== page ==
Google Adds Passkeys to Replace Passwords

brass ornate vintage key on black computer keyboard

Tech giant Google is taking a significant step in their plant to do away with passwords, the company is allowing you to create passkeys for your account that are stored on the devices you use to access Google services like Gmail and YouTube.

According to the announcement from Google, “Passkeys are a more convenient and safer alternative to passwords. They work on all major platforms and browsers and allow users to sign in by unlocking their computer or mobile device with their fingerprint, face recognition, or a local PIN.”

Once you add a passkey to your account, you’ll be asked for it when you sign in or perform certain functions, like changing a password, on your account.

The passkey is stored on your computer, phone, or tablet and not somewhere in the cloud accessible to hackers. So there’s no way to write a passkey down, or no way you can share it with a crook who targets you with a phishing scam.

The passkey is just one option for signing in; not all devices support them yet. Unlike an authenticator app, that means you must have a smartphone and must use it every time you sign into any device, you create an individual passkey for each device.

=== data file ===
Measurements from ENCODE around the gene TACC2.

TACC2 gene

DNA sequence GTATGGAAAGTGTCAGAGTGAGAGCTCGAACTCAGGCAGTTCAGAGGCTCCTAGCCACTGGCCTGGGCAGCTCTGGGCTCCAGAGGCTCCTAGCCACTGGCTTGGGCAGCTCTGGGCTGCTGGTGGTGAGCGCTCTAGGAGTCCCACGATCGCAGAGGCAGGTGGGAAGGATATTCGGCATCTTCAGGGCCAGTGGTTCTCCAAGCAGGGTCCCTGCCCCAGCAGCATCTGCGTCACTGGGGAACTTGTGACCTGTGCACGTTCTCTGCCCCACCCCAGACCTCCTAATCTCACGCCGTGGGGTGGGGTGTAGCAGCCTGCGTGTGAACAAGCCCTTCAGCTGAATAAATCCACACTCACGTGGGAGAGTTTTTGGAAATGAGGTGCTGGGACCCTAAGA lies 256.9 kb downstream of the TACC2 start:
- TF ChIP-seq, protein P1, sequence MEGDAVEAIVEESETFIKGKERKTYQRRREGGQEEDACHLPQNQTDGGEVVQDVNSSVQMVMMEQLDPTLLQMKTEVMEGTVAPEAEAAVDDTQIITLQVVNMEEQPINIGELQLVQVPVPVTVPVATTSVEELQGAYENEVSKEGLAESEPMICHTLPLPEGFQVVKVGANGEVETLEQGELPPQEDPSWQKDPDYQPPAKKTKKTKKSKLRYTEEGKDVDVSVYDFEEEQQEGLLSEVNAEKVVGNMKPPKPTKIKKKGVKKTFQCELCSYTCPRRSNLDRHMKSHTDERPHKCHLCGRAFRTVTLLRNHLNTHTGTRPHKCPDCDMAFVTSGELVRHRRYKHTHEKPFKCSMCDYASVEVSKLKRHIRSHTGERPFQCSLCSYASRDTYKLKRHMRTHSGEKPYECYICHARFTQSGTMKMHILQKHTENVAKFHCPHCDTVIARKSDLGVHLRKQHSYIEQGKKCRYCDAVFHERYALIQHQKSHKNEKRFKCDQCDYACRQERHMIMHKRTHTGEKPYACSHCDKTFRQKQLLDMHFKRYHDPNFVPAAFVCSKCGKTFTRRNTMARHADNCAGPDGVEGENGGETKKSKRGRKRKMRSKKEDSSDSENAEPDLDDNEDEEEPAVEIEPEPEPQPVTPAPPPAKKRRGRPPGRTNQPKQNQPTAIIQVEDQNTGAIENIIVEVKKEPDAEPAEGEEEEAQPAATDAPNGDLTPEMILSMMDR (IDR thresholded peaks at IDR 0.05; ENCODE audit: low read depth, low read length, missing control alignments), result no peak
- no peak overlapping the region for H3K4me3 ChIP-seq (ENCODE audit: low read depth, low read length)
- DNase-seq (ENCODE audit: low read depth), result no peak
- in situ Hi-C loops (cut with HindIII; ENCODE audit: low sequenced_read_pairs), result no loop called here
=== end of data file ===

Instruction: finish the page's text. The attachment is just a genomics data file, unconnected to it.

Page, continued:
However, Google says, “If you want to sign in on a new device for the first time, or temporarily use someone else’s device, you can use a passkey stored on your phone to do so. On the new device, you’d just select the option to “use a passkey from another device” and follow the prompts. This does not automatically transfer the passkey to the new device, it only uses your phone’s screen lock and proximity to approve a one-time sign-in. If the new device supports storing its own passkeys, we will ask separately if you want to create one there.”

They advise against creating a passkey on any device you share with other people since other users will be able to sign into your account.

A passkey is actually a cryptographic private key. When you make one, the corresponding key is uploaded to Google. When you go to sign in, Google asks your device to verify with a special challenge. You have to approve the action and then the device will be verified. This information can only be shared with Google websites and apps, so you should be safe from hackers.

4 thoughts on “Google Adds Passkeys to Replace Passwords

  1. No, I’m not ready to use “Google Passkey.” I despise Google. I don’t have a Google account, and don’t want one. I also don’t have, and probably never will have, an Android smartphone because I despise Google.

  2. No, not ready. Sounds more complicated. I have 2 laptops — one at my home and one at a family member’s home where I often visit. On the second device I’d have to use my phone’s screen for a one-time sign-on? But, if it doesn’t support its own passkey, then?? I tried the finger-print sign on a few years ago and it didn’t work well so didn’t use that option.

Leave a Reply

This site uses Akismet to reduce spam. Learn how your comment data is processed.